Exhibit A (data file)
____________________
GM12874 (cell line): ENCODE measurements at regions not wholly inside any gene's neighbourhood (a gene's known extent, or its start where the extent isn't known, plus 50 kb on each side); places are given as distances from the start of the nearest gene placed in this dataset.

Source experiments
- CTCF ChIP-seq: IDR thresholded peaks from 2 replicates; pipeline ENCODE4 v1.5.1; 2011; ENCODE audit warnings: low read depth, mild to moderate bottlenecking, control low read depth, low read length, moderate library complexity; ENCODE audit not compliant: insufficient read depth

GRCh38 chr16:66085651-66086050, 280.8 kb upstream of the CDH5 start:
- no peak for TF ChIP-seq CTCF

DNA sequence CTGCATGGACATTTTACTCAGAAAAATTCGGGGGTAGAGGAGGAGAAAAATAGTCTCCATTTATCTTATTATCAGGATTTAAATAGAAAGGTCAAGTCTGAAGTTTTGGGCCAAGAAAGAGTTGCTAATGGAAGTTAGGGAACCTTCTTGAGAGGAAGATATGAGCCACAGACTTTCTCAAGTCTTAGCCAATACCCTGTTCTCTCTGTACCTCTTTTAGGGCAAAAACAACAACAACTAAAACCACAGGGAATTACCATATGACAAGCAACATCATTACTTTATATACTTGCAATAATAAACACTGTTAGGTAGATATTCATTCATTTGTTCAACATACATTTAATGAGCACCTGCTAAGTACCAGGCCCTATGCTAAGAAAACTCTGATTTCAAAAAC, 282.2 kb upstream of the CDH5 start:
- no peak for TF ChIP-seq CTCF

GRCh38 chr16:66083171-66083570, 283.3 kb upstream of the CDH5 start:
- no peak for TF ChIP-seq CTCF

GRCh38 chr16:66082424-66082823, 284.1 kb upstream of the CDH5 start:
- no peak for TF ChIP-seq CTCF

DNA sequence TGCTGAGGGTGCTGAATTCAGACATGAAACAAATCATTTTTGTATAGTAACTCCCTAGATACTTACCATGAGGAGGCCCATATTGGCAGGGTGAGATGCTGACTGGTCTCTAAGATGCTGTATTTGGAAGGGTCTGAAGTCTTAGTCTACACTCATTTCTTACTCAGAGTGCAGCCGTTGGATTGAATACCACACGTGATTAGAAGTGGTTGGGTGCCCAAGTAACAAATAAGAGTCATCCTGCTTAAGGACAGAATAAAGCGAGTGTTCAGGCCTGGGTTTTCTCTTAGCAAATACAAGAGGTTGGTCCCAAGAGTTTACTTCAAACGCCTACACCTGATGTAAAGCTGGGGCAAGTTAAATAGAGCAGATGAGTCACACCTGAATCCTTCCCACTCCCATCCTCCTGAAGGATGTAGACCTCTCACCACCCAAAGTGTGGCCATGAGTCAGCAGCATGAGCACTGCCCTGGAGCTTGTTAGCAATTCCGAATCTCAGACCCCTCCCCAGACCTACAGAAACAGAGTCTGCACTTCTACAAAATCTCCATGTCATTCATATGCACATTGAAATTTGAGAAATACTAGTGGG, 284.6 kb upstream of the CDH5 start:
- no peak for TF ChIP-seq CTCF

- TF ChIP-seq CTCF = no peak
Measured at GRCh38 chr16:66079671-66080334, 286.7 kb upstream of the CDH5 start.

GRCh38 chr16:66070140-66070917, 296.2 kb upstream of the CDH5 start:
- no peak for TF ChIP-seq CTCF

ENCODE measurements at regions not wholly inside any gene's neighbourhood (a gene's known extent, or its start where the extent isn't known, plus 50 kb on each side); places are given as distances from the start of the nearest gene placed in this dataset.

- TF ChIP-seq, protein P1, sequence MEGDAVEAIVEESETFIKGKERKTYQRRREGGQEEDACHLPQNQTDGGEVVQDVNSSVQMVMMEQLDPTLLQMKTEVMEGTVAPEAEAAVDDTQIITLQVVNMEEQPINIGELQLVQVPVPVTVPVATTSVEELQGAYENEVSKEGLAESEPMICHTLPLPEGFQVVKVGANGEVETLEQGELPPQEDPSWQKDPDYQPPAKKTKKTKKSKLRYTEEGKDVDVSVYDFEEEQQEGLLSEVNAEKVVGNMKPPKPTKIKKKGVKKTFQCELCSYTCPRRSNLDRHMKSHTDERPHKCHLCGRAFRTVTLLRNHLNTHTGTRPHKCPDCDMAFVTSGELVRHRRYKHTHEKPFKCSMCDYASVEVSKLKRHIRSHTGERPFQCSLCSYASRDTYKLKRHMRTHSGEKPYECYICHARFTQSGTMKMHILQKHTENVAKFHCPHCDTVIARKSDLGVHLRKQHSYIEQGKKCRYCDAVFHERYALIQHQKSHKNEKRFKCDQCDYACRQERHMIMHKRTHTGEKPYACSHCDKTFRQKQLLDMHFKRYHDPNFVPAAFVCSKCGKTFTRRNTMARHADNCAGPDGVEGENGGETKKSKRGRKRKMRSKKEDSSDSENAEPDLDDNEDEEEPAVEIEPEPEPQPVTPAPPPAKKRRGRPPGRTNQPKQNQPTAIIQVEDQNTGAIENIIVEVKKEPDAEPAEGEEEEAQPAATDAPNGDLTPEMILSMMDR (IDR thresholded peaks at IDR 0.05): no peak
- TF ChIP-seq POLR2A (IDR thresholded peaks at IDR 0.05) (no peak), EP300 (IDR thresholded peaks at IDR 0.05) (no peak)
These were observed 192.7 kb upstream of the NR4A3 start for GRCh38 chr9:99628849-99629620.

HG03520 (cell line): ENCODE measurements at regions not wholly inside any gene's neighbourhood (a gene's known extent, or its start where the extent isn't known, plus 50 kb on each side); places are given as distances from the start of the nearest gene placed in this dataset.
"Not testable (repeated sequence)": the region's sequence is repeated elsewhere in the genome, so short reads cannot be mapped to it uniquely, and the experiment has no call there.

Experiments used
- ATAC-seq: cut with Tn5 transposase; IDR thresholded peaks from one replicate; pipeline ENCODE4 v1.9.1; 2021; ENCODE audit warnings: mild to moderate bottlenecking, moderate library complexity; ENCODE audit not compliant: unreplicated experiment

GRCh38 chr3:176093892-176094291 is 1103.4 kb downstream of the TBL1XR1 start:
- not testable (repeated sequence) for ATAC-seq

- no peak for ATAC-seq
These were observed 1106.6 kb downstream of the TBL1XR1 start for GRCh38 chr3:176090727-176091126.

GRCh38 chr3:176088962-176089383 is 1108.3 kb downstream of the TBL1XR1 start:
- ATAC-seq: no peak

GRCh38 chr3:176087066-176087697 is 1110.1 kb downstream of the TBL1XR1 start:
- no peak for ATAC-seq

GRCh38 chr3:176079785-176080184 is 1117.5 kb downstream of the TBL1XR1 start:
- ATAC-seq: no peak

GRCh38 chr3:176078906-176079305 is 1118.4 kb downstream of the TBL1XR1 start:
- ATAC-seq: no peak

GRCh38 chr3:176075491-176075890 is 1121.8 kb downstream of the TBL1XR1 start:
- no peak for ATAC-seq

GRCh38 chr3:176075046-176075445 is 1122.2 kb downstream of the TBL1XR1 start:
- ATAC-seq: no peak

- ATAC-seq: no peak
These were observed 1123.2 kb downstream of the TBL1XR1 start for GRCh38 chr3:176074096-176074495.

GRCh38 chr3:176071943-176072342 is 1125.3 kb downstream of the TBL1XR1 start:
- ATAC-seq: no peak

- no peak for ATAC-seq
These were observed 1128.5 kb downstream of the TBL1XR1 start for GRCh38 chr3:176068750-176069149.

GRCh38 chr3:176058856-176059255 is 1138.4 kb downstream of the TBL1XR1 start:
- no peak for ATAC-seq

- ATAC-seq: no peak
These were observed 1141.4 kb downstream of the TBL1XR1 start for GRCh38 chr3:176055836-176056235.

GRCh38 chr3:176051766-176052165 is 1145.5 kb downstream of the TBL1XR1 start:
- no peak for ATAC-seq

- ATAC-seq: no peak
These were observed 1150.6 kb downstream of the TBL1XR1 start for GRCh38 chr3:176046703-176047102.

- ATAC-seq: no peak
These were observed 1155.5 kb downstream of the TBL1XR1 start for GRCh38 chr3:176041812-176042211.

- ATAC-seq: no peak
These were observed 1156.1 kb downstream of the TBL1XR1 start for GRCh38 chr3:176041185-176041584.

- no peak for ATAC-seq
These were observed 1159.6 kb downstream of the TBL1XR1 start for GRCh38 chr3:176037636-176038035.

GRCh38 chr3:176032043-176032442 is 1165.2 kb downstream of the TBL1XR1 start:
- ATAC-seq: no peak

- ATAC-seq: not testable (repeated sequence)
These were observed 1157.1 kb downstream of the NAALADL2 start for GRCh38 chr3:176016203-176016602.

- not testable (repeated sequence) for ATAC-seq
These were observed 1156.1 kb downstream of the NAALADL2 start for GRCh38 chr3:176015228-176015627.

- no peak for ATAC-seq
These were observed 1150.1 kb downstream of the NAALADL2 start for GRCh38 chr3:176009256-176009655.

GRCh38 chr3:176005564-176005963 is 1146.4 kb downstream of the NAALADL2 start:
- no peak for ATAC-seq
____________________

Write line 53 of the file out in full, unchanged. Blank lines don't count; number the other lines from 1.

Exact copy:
- no peak for ATAC-seq